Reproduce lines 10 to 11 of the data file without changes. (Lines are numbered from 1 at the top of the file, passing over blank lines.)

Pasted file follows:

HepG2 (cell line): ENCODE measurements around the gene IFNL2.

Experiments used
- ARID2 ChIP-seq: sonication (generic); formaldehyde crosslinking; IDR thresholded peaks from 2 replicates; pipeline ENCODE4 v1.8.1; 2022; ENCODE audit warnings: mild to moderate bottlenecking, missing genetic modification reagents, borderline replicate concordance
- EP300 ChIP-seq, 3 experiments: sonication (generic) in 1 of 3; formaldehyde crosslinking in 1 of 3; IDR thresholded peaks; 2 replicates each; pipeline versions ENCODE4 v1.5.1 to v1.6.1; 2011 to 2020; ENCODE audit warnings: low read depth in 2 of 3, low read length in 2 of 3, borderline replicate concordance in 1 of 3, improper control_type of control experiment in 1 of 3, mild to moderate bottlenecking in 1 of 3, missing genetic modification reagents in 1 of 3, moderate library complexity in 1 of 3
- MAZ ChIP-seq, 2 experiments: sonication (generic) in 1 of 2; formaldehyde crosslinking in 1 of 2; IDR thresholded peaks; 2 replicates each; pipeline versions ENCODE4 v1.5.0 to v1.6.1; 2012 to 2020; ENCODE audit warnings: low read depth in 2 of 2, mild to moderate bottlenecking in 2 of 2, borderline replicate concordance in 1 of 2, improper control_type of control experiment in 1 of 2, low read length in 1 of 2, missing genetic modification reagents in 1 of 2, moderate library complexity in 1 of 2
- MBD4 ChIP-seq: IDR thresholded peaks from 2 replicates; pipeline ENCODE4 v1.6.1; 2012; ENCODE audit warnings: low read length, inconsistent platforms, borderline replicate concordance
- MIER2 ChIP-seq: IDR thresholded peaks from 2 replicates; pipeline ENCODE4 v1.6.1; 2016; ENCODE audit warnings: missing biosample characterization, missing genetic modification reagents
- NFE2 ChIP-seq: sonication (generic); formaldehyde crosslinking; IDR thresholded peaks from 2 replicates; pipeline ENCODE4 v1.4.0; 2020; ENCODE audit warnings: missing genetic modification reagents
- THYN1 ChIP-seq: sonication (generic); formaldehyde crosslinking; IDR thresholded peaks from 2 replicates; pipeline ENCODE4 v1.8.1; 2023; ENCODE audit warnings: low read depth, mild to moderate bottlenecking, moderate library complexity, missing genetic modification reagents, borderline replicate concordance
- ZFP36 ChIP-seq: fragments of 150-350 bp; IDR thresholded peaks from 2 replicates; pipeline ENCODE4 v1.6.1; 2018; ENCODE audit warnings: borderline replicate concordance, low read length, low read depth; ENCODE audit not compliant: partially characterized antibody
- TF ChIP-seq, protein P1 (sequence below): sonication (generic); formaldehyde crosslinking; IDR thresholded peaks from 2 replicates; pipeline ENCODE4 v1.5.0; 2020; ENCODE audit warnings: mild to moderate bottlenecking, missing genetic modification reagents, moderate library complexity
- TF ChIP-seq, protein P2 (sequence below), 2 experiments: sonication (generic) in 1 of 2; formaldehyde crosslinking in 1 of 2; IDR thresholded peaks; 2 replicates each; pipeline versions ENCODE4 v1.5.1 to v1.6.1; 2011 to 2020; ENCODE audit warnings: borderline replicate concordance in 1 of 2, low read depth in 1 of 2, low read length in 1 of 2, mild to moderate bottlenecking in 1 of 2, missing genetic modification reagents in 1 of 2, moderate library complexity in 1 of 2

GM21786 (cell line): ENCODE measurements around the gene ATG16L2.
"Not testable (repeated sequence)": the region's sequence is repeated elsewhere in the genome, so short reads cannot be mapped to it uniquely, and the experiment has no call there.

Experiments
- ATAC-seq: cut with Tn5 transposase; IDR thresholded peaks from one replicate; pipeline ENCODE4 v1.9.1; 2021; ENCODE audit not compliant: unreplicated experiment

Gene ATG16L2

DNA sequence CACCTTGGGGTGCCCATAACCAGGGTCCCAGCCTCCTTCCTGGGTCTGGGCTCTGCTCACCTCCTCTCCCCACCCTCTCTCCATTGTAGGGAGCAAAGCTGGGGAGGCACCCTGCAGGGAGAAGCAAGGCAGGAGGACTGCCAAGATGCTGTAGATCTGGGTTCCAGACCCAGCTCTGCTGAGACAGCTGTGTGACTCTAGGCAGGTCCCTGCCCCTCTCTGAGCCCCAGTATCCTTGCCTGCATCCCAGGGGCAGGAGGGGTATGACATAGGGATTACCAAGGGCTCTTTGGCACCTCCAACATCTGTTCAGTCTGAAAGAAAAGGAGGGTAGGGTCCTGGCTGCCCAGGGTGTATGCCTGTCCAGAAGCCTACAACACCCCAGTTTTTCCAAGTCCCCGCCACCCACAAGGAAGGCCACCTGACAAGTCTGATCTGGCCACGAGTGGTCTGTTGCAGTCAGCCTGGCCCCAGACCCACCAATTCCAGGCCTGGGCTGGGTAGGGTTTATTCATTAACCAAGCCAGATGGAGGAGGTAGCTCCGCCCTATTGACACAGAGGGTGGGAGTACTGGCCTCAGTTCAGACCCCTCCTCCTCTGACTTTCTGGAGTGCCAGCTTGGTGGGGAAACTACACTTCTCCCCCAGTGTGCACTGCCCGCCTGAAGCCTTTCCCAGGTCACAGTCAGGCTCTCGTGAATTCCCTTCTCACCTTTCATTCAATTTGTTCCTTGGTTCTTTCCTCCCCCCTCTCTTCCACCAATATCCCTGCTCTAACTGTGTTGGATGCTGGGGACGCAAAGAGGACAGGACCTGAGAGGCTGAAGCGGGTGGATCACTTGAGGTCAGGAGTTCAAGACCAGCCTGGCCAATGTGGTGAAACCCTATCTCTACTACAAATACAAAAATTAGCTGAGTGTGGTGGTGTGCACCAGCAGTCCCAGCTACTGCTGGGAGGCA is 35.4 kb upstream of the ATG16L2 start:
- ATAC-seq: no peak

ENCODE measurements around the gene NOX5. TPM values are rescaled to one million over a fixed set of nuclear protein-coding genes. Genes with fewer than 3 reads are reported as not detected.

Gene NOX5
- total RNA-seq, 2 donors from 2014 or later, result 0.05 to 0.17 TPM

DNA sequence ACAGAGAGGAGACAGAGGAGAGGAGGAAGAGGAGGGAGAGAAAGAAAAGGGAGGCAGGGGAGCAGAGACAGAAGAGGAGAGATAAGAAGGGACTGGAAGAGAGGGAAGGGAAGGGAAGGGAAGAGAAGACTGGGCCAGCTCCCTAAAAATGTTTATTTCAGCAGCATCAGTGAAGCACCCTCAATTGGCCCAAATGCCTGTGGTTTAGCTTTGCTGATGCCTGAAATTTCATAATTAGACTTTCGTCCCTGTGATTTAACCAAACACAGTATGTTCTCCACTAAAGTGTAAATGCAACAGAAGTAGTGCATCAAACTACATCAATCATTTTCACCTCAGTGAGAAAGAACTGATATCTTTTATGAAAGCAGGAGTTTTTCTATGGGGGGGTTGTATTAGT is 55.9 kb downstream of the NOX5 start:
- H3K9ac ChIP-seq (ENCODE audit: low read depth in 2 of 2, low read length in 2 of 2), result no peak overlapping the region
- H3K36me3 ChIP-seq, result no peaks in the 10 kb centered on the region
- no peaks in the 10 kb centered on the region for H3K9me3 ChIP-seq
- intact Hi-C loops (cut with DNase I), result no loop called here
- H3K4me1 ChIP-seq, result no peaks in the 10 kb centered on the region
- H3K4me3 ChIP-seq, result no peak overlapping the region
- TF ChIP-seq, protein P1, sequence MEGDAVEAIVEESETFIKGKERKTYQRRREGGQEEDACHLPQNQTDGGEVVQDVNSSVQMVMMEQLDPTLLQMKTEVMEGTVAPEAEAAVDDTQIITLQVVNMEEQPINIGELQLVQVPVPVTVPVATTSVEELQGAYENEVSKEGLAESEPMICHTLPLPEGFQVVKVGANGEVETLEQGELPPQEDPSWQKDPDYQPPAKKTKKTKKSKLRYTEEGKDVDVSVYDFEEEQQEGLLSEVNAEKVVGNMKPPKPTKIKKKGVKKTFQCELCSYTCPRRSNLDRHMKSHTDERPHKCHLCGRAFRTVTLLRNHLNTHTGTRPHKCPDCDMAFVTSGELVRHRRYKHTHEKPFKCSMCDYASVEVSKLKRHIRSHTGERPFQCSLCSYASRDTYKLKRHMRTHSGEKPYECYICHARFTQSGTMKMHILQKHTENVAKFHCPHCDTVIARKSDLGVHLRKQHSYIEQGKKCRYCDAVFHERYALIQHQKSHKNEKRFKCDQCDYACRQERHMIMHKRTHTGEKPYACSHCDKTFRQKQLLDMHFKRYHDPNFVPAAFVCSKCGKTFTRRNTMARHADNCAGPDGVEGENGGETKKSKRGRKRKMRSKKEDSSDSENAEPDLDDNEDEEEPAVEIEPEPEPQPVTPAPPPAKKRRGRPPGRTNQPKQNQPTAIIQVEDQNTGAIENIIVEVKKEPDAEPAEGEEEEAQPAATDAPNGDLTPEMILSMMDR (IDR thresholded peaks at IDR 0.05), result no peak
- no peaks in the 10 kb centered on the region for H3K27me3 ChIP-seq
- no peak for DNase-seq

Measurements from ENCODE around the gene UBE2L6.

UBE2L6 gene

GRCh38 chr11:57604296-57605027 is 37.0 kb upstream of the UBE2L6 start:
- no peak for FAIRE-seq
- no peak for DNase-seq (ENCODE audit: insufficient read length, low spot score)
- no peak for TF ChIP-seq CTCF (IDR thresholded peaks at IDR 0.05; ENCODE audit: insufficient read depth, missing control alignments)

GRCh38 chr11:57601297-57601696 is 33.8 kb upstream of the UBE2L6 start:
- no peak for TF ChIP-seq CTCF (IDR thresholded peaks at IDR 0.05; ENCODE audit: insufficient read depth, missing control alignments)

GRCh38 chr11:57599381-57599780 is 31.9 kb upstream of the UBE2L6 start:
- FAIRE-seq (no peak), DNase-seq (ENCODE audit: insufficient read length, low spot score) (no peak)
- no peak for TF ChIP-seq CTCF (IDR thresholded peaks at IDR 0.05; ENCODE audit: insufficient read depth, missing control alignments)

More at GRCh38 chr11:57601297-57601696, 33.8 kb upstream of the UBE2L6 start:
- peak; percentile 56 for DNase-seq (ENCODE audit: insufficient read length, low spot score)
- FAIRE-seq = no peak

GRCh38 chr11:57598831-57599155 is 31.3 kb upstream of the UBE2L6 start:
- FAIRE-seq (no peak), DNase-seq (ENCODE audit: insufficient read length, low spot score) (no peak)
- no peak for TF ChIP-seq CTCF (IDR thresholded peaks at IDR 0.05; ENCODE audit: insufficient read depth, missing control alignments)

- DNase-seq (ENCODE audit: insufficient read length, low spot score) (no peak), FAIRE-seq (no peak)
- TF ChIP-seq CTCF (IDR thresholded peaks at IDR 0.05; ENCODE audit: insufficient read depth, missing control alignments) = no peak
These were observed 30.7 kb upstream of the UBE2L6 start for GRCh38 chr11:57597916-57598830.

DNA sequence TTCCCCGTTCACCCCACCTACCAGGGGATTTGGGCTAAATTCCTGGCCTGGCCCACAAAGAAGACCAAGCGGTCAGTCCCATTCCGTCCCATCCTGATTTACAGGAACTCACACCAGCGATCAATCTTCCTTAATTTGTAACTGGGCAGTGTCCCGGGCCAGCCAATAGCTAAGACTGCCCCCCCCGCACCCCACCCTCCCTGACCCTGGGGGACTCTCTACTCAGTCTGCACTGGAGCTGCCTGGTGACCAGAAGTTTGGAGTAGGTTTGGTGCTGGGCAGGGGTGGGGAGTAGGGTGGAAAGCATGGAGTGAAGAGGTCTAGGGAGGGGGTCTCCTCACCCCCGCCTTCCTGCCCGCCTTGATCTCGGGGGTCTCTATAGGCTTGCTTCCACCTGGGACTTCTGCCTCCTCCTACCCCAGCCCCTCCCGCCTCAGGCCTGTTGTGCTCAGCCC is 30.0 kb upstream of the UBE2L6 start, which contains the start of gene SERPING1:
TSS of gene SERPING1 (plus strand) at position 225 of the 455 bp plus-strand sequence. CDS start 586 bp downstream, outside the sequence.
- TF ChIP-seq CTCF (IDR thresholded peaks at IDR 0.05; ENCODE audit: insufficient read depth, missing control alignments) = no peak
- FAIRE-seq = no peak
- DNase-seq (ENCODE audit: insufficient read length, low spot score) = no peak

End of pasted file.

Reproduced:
- ZFP36 ChIP-seq: fragments of 150-350 bp; IDR thresholded peaks from 2 replicates; pipeline ENCODE4 v1.6.1; 2018; ENCODE audit warnings: borderline replicate concordance, low read length, low read depth; ENCODE audit not compliant: partially characterized antibody
- TF ChIP-seq, protein P1 (sequence below): sonication (generic); formaldehyde crosslinking; IDR thresholded peaks from 2 replicates; pipeline ENCODE4 v1.5.0; 2020; ENCODE audit warnings: mild to moderate bottlenecking, missing genetic modification reagents, moderate library complexity